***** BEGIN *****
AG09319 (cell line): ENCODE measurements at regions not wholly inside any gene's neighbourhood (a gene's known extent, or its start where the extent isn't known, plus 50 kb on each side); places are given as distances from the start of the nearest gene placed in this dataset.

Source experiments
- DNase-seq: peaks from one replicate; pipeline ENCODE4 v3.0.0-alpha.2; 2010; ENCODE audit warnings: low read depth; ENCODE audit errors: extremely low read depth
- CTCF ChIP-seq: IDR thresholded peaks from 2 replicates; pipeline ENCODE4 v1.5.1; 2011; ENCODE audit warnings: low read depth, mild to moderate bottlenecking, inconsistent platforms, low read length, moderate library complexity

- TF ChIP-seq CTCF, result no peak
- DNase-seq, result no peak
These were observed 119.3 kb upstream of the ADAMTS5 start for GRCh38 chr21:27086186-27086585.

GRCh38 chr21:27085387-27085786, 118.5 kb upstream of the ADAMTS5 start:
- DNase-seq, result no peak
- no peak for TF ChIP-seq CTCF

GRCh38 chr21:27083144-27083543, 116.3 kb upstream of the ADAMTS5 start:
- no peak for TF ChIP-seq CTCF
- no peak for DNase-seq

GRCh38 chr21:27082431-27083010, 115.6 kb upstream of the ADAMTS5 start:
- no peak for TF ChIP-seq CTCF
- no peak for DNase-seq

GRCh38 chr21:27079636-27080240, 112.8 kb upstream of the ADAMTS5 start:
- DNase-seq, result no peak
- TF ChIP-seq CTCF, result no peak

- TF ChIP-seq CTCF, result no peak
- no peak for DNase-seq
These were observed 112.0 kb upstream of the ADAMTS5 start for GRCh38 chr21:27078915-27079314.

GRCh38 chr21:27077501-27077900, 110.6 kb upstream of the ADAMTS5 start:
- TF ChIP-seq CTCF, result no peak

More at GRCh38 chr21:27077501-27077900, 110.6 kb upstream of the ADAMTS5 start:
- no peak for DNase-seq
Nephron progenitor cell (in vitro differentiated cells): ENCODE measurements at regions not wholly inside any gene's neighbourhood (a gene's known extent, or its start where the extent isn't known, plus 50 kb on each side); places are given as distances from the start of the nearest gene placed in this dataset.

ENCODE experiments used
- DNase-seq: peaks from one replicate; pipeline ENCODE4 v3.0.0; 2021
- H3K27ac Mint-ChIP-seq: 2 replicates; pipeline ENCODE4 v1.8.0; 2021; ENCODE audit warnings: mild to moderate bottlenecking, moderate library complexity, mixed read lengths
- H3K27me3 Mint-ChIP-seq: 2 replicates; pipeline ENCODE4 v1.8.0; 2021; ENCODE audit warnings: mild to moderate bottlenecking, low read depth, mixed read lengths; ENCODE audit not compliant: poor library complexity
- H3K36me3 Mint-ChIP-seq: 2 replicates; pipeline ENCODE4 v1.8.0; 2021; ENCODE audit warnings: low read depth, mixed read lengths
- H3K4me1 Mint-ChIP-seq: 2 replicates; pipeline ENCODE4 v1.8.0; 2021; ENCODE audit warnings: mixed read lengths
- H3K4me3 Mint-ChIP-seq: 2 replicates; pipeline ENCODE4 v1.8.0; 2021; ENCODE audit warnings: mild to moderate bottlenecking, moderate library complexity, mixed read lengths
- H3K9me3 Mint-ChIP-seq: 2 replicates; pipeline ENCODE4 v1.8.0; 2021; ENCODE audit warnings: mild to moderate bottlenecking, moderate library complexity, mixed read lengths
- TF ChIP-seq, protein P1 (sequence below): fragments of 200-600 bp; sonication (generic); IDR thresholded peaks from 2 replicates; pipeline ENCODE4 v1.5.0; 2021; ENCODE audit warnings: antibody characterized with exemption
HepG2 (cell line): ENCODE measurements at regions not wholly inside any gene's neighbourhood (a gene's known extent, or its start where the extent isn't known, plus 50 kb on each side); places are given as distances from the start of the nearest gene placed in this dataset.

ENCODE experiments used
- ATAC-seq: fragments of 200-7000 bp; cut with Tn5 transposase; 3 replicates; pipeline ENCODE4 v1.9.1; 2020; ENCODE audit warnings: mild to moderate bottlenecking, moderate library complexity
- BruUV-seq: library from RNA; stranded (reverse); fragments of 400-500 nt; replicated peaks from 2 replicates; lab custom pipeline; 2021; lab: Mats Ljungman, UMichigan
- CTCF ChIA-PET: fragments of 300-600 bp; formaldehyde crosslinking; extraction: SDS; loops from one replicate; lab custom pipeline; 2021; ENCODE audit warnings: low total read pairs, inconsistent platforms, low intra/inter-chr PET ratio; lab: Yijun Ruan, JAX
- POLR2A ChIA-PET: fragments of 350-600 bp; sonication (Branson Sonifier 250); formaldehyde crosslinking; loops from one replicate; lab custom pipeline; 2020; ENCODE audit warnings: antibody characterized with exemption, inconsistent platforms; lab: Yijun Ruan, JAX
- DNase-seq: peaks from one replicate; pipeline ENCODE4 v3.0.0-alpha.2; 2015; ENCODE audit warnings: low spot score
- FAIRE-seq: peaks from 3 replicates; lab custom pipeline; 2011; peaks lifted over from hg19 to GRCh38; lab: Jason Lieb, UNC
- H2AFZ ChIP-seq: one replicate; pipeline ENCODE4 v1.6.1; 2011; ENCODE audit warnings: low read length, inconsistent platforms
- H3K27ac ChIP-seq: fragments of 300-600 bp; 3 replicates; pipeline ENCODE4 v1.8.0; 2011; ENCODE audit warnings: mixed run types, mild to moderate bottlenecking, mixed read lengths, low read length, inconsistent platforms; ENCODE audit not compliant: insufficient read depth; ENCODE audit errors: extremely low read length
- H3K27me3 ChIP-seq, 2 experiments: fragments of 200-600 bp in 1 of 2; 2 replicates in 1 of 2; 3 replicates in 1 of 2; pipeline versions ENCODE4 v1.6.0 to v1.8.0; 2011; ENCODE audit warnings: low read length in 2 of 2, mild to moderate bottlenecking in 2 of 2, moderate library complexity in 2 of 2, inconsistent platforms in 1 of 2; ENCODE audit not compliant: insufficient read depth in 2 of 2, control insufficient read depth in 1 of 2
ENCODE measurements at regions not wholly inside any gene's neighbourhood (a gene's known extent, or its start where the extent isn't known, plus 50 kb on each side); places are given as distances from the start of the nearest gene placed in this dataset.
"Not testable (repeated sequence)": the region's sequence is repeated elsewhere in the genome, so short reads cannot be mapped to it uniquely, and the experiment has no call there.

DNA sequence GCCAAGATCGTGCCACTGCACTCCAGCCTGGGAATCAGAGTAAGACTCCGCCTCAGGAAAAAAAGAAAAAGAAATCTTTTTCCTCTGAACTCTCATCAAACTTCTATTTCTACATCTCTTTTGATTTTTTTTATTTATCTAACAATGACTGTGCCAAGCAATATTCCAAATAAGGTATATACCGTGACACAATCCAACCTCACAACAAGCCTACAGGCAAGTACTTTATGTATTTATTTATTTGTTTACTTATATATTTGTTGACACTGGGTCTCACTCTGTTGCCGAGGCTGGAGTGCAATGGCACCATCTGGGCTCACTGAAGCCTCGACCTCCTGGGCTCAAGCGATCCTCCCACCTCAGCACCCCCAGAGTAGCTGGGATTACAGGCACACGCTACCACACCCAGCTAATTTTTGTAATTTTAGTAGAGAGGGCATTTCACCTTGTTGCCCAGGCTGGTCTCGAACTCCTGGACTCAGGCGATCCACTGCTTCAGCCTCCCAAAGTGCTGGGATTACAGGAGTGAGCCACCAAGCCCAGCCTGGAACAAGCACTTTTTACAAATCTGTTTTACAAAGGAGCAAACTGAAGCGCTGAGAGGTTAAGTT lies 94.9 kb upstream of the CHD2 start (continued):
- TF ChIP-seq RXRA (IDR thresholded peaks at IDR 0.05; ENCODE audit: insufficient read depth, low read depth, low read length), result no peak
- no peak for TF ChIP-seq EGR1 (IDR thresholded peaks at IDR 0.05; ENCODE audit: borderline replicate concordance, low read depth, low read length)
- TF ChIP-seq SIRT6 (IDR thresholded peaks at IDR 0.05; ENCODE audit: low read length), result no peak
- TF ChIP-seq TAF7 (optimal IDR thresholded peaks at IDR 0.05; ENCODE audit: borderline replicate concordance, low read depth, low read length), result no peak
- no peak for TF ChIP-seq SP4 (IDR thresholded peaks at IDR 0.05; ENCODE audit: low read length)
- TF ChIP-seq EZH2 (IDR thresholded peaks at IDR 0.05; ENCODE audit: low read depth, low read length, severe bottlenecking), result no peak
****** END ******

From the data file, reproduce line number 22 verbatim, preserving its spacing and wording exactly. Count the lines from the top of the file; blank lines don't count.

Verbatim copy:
These were observed 112.0 kb upstream of the ADAMTS5 start for GRCh38 chr21:27078915-27079314.